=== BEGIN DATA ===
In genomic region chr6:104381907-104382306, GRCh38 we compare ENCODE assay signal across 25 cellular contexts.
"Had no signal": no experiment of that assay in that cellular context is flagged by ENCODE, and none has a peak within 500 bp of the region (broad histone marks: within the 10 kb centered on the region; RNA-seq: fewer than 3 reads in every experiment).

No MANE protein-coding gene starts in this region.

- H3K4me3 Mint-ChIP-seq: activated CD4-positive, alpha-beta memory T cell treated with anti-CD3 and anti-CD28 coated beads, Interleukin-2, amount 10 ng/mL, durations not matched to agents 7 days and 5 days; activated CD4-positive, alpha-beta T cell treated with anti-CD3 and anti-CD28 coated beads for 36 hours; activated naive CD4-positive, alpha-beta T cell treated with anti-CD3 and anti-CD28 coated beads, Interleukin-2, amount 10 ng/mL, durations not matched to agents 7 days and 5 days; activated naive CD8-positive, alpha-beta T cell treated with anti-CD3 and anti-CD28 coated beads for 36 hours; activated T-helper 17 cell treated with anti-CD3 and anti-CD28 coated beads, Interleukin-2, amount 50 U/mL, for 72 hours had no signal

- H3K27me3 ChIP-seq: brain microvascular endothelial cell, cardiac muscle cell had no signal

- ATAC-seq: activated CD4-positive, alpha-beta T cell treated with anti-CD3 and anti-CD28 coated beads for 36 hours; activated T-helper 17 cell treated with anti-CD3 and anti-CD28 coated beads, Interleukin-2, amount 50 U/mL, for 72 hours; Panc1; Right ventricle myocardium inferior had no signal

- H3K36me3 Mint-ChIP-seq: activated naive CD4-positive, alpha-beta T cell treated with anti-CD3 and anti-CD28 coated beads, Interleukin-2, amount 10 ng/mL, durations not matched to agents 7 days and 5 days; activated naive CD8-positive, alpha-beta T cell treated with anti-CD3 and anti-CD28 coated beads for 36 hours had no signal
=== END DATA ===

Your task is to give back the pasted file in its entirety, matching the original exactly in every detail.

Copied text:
In genomic region chr6:104381907-104382306, GRCh38 we compare ENCODE assay signal across 25 cellular contexts.
"Had no signal": no experiment of that assay in that cellular context is flagged by ENCODE, and none has a peak within 500 bp of the region (broad histone marks: within the 10 kb centered on the region; RNA-seq: fewer than 3 reads in every experiment).

No MANE protein-coding gene starts in this region.

- H3K4me3 Mint-ChIP-seq: activated CD4-positive, alpha-beta memory T cell treated with anti-CD3 and anti-CD28 coated beads, Interleukin-2, amount 10 ng/mL, durations not matched to agents 7 days and 5 days; activated CD4-positive, alpha-beta T cell treated with anti-CD3 and anti-CD28 coated beads for 36 hours; activated naive CD4-positive, alpha-beta T cell treated with anti-CD3 and anti-CD28 coated beads, Interleukin-2, amount 10 ng/mL, durations not matched to agents 7 days and 5 days; activated naive CD8-positive, alpha-beta T cell treated with anti-CD3 and anti-CD28 coated beads for 36 hours; activated T-helper 17 cell treated with anti-CD3 and anti-CD28 coated beads, Interleukin-2, amount 50 U/mL, for 72 hours had no signal

- H3K27me3 ChIP-seq: brain microvascular endothelial cell, cardiac muscle cell had no signal

- ATAC-seq: activated CD4-positive, alpha-beta T cell treated with anti-CD3 and anti-CD28 coated beads for 36 hours; activated T-helper 17 cell treated with anti-CD3 and anti-CD28 coated beads, Interleukin-2, amount 50 U/mL, for 72 hours; Panc1; Right ventricle myocardium inferior had no signal

- H3K36me3 Mint-ChIP-seq: activated naive CD4-positive, alpha-beta T cell treated with anti-CD3 and anti-CD28 coated beads, Interleukin-2, amount 10 ng/mL, durations not matched to agents 7 days and 5 days; activated naive CD8-positive, alpha-beta T cell treated with anti-CD3 and anti-CD28 coated beads for 36 hours had no signal